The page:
The Office for Nuclear Regulation (ONR) undertakes all regulatory interaction with the Sellafield site licensee (Sellafield Limited, SL) against a strategy defined by the ONR Sellafield Programme. In accordance with that Strategy, a planned compliance inspection was undertaken in December 2017 at the Active Handling Facility (AHF) against Licence Conditions 4 (LC4, restrictions on nuclear matter on site) and 32 (LC32, accumulation of radioactive waste).
The purpose of this inspection was for the ONR to determine the adequacy of implementation of the licensee's formal arrangements for compliance with LC 4 and LC 32. The Active Handling Facility (AHF) was selected as the target for this inspection because NNL imports and exports a significant number of shipments containing nuclear matter and that, if not controlled adequately, the nuclear matter and the volumes of low and intermediate level wastes generated as a result of operations within AHF on the nuclear matter, could be hazardous to the facility workforce and prevent the AHF supporting the High Hazard and Risk Reduction programme at SL and other nationally important programmes.
LC 4 requires that the licensee ensures that no nuclear matter is brought onto the site or stored on the site except in accordance with adequate arrangements made by the licence for this purpose. LC 32 requires the licensee to make and implement adequate arrangements to minimise, so far as is reasonably practicable, the rate of production and volume of radioactive waste, and for the control of such waste, once generated.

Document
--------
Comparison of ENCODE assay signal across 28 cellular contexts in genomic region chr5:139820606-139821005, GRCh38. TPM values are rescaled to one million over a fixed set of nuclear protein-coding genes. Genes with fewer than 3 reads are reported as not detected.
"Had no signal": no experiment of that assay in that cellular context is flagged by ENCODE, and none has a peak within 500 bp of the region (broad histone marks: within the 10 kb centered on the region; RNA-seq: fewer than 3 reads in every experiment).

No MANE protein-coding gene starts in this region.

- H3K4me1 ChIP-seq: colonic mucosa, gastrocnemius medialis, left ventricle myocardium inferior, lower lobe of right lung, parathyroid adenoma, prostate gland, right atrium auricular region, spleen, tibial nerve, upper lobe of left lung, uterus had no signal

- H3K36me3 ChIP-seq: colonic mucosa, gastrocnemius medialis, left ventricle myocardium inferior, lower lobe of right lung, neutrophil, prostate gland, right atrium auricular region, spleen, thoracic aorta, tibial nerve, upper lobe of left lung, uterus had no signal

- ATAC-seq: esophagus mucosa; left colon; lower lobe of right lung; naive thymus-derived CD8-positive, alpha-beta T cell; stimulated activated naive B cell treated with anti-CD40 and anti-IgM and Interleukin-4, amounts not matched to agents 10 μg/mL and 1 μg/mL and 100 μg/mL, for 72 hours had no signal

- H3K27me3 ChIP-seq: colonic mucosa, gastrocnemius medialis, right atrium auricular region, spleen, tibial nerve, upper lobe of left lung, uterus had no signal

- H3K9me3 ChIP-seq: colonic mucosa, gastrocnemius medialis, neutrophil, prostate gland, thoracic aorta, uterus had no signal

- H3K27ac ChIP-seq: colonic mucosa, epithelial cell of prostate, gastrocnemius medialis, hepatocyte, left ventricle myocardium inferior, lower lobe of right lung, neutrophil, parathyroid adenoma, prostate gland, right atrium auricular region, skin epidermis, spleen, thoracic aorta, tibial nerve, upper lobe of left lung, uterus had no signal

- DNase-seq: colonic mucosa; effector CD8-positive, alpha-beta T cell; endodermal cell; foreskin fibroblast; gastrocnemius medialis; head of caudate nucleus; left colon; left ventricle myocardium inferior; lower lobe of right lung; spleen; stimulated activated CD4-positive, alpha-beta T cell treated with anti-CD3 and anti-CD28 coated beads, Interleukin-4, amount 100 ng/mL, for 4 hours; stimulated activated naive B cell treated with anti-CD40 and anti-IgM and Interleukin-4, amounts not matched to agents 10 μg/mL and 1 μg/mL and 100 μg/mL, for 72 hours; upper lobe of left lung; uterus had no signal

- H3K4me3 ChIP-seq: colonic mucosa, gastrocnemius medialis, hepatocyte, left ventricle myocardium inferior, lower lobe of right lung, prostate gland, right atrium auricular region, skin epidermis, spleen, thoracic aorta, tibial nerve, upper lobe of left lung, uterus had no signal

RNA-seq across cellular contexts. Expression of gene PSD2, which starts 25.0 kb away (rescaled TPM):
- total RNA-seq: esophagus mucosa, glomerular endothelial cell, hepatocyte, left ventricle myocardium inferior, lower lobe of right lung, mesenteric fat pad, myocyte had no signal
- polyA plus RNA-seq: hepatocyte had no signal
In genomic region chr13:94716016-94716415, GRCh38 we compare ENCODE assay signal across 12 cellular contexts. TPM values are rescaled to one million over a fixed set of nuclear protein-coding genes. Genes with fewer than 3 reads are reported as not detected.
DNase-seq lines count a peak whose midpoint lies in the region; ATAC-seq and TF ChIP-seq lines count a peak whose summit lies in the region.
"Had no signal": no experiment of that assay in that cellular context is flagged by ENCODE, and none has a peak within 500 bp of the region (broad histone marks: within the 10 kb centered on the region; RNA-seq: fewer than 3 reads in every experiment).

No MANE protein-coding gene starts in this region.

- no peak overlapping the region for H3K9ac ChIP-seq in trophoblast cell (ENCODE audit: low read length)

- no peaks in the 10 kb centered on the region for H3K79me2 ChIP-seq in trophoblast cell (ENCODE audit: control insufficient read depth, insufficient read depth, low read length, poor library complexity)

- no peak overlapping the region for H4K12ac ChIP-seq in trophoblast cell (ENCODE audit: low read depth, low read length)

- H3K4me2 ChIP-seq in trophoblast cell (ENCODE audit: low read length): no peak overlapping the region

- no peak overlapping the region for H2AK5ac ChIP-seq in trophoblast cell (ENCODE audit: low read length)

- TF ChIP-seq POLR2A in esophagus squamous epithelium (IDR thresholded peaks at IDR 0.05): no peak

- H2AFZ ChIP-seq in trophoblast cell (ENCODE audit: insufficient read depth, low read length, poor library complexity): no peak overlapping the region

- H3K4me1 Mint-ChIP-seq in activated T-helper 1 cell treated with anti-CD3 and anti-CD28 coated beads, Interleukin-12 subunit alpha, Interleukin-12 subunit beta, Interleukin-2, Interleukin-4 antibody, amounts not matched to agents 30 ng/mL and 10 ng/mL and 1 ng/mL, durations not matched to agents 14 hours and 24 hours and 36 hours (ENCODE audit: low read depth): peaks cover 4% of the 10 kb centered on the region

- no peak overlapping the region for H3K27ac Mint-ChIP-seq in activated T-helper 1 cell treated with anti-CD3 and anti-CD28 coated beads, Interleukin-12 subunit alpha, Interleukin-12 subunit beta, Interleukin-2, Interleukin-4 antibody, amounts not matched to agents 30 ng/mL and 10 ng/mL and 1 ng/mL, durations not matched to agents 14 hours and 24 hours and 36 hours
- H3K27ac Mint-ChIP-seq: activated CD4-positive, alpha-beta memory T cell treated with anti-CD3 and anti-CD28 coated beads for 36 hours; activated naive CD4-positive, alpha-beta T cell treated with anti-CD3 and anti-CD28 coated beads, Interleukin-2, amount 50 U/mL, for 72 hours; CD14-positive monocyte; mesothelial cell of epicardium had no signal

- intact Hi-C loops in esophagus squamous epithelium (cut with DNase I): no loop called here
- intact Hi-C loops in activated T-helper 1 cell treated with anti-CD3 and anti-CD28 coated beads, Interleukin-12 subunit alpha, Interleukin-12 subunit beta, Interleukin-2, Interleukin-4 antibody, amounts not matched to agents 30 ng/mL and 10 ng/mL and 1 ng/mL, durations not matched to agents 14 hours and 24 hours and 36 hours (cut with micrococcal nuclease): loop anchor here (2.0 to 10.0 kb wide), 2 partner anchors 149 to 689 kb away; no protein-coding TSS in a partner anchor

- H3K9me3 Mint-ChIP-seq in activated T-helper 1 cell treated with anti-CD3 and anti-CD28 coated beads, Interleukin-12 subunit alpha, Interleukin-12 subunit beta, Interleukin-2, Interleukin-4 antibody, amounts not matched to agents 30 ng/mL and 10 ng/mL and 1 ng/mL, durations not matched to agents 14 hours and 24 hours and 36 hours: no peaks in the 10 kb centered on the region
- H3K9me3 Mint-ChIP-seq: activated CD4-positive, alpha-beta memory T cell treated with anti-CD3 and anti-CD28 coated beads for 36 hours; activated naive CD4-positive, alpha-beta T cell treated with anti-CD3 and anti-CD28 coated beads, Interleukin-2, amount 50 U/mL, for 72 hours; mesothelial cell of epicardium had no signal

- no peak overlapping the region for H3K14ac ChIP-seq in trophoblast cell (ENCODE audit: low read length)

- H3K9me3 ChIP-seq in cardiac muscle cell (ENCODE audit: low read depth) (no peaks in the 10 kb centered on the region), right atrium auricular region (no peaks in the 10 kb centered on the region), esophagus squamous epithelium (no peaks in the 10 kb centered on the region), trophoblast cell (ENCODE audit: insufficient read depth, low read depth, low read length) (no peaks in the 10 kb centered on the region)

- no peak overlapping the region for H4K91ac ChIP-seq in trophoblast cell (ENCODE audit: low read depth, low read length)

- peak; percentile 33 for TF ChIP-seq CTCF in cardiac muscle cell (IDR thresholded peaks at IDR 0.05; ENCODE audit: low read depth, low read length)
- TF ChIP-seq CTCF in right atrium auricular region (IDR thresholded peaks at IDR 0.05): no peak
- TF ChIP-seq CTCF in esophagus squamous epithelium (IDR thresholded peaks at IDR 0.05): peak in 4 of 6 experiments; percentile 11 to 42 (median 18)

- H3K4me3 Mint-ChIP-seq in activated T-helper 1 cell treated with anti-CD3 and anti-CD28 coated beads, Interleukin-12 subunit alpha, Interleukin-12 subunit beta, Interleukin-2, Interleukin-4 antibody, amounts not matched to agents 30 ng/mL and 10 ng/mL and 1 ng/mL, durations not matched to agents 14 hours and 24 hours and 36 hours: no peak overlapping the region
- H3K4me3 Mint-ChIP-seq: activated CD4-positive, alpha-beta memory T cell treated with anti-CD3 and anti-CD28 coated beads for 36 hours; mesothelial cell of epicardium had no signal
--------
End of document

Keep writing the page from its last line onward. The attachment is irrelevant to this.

On 5 and 6 December 2017, I carried out a two-day, on-site LC 4 and 32 compliance inspections in the Remediation Directorate in the AHF facility. The AHF facility is leased by SL to NNL. The inspection comprised discussions with SL and NNL staff, a focused plant walk-down and reviews of plant records and other documentation. I was supported on the inspection by a specialist inspector (radioactive waste management and nuclear liabilities) and an ONR graduate under training. A member of SL's independent internal regulation team also participated in the inspection.
As part of my preparation for the delivery of this intervention, the following formal ONR guidance documentation was used:
This was not a system based inspection, and therefore no judgement has been made of the adequacy of implementation of any part of the safety case.
During my LC 4 inspection, I sampled documentary evidence that supported bringing nuclear matter onto the SL licenced site and the storage of nuclear matter in the AHF, in a safe and controlled manner.
I noted a number of areas of good practice, particularly in terms of the evidence provided for the control of nuclear matter into and out of the AHF and its on-plant storage and corresponding records. I also noted the knowledge and experience of the key NNL staff and the use of focused and relevant training for some key plant staff.
However, during my documentation review and subsequent discussions, I identified a two of areas where NNL's evidence was significantly below the standard I would expect of a nuclear facility. One relates to limits and conditions and was declared by SL and NNL, at the onset of the inspection. The other relates to a shortfall in training evidence. Whilst I saw no impact on the control of nuclear matter, I judged that, if allowed to remain, these could have a detrimental impact on the licensee's control of nuclear matter in the longer term. I also identified a number of minor shortfalls in NNL requirements documentation, cave inventory location documentation and record retention periodicity.